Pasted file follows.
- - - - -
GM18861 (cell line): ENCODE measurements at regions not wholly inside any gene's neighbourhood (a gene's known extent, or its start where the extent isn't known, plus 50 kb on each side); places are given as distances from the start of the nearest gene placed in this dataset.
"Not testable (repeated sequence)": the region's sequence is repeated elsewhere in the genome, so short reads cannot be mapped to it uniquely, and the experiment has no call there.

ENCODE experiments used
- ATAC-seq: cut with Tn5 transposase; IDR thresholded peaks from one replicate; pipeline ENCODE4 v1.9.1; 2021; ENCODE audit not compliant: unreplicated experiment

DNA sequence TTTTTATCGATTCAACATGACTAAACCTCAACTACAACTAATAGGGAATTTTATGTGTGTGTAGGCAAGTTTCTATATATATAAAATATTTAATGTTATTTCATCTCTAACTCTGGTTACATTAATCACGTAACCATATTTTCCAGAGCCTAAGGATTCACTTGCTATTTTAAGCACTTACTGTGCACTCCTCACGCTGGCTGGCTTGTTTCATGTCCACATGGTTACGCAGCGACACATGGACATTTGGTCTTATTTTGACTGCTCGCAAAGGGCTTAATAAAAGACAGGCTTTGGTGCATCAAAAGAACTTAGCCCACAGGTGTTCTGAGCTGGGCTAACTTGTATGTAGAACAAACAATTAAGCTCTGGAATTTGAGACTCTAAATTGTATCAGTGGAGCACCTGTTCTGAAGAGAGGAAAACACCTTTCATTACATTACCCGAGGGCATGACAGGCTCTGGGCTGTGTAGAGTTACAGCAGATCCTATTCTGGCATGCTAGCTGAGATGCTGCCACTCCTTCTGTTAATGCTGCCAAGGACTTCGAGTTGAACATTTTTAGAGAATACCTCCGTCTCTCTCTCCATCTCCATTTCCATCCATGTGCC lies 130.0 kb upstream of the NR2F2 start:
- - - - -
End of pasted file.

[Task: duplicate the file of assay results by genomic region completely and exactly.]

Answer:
GM18861 (cell line): ENCODE measurements at regions not wholly inside any gene's neighbourhood (a gene's known extent, or its start where the extent isn't known, plus 50 kb on each side); places are given as distances from the start of the nearest gene placed in this dataset.
"Not testable (repeated sequence)": the region's sequence is repeated elsewhere in the genome, so short reads cannot be mapped to it uniquely, and the experiment has no call there.

ENCODE experiments used
- ATAC-seq: cut with Tn5 transposase; IDR thresholded peaks from one replicate; pipeline ENCODE4 v1.9.1; 2021; ENCODE audit not compliant: unreplicated experiment

DNA sequence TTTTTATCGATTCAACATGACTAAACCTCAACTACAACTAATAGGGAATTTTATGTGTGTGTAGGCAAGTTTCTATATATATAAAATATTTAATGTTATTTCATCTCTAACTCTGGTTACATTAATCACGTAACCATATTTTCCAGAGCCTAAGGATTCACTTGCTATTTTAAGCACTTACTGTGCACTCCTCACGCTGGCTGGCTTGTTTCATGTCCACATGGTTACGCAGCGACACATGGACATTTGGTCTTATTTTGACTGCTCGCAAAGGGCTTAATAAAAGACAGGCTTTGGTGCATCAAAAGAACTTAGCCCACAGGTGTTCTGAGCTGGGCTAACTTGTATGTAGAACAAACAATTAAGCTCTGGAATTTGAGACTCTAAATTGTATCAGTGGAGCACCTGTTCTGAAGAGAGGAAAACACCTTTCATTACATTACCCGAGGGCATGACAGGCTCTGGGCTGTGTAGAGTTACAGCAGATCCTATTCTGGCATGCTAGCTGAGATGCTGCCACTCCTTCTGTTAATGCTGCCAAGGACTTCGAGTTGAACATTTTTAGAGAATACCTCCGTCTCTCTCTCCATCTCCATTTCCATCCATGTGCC lies 130.0 kb upstream of the NR2F2 start: